27 July 2015
For many, working in the forestry industry isn’t the most glamourous of jobs, but for Stormy Merritt it’s a way of life. In this male-dominated industry, the 24-year-old has worked her way up from helping out her father on logging sites, to now managing a number of logging crews in Gisborne for softwood plantation company, Ernslaw One Ltd.
“There are only a few women who work in my office and they work in administration roles,” she says. “They don’t go out into the bush, I’m the only one.”
Working in the forestry industry runs in the family. Her father, Turoa Merritt, runs a logging gang and has a harvesting contract in the Mangatu Forest with Ernslaw One, just outside of Gisborne.
“It didn’t really bother me being the only female worker, but I suppose it was different for me because I was working for my dad. Most of dad’s employees are family as well, so it was good.”
Starting off working on logging sites when she was 17 years old, Stormy took the unconventional route into her current career.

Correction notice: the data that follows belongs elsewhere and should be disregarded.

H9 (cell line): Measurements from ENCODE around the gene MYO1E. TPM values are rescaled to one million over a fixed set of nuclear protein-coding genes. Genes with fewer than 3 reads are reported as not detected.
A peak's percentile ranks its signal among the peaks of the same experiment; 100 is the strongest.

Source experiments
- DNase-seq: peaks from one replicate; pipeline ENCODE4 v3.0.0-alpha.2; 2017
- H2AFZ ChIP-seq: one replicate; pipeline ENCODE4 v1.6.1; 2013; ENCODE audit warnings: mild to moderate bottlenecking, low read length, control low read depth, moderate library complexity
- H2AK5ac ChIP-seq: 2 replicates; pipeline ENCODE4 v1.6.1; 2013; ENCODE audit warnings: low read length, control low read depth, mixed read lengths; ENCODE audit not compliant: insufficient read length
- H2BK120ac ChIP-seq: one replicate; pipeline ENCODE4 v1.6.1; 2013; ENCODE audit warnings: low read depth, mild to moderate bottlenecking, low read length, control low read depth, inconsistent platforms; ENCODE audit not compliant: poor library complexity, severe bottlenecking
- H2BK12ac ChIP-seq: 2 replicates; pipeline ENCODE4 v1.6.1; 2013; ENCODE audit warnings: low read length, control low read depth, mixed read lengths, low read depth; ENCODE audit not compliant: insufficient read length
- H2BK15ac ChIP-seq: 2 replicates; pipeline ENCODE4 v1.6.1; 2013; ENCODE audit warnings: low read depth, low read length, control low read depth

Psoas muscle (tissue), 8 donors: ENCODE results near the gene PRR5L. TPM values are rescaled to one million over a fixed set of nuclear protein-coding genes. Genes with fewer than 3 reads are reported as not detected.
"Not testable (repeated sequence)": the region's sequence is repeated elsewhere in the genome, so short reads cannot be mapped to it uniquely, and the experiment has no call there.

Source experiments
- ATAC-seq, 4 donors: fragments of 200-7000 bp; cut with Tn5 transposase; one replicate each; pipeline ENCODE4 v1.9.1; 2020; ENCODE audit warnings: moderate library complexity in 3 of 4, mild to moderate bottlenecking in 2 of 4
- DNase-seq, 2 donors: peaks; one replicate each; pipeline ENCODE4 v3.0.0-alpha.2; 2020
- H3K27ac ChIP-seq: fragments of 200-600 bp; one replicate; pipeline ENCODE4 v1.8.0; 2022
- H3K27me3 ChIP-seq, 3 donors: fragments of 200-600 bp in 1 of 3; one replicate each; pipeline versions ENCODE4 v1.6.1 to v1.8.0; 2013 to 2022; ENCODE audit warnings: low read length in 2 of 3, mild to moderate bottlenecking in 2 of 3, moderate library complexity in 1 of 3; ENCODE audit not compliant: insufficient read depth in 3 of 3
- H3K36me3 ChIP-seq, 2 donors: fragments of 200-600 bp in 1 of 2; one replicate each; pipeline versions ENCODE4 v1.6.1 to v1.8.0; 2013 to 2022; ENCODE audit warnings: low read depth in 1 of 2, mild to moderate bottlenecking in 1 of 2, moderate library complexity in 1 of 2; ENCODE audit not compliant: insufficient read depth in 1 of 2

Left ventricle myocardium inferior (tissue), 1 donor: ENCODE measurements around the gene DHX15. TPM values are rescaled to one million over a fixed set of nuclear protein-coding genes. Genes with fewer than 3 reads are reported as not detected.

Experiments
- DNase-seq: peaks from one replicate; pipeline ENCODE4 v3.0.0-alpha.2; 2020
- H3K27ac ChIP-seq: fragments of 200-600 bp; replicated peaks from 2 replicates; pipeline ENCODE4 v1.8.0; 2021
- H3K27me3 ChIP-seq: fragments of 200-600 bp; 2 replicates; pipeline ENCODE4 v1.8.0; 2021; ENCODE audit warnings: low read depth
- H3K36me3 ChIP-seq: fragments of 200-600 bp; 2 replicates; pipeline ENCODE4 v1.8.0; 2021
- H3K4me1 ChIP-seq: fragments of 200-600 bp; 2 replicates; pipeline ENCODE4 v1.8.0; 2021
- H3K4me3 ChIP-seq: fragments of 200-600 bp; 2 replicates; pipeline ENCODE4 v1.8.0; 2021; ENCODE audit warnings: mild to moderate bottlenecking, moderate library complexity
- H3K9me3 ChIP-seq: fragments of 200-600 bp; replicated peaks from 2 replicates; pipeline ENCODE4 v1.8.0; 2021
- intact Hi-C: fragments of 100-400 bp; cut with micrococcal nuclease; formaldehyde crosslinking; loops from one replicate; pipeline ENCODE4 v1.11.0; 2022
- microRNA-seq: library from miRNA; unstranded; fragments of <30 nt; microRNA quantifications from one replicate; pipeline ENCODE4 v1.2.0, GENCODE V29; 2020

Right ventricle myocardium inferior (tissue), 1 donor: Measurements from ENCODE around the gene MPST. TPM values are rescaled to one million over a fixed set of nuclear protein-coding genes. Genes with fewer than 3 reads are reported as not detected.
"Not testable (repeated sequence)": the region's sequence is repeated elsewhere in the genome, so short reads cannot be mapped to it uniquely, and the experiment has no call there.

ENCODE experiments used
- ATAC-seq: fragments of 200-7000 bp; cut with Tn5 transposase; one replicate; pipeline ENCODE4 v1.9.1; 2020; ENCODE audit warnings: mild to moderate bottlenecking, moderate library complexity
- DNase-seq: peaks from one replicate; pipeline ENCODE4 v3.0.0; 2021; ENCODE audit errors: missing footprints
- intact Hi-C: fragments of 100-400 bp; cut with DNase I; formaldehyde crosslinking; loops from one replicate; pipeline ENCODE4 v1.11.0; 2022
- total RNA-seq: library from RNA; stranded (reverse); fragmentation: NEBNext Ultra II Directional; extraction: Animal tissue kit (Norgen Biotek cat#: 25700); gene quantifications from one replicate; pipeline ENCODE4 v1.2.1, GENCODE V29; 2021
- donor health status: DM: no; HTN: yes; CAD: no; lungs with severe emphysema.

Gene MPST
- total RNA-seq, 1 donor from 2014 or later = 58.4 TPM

“I don’t know of anyone who’s done what I’ve done and started in the logging industry and then moved into forestry management. I was supposed to be doing all the paperwork and administration for dad but I didn’t really like doing it so I started doing everything I wasn’t supposed to do,” she says.
“I started off doing what the boys did like log-making, and then I slowly started using a saw. For me it was about doing as much as I could and learning from different people.”
Before her current supervisor role at Ernslaw One Ltd, Stormy worked as a foreman operator in the logging industry.
“Before I got pregnant I was managing a number of logging crews, but at the moment I’m doing administration until I go onto maternity leave.”
In 2011, Stormy won the FITEC (now Competenz) Modern Apprentice of the Year award which created a buzz around the young forestry worker.
“Country Calendar came up and filmed me for a couple of days. It was pretty overwhelming. I had Close Up come up to film me as well.”
Proud of her Māori roots, she says she sees a lot of Māori and Pasifika people working in the logging industry and in management roles.
“For Ernslaw, most of our forest operations managers are Māori,” she says. “It would be great to see more Māori and Pasifika people having great careers in the forestry industry.”
Due with her first child in 13 weeks, Stormy is open to all opportunities in her career.
“I’ll pick up any opportunities as they come, but otherwise, I’m just going to keep doing what I’m doing.”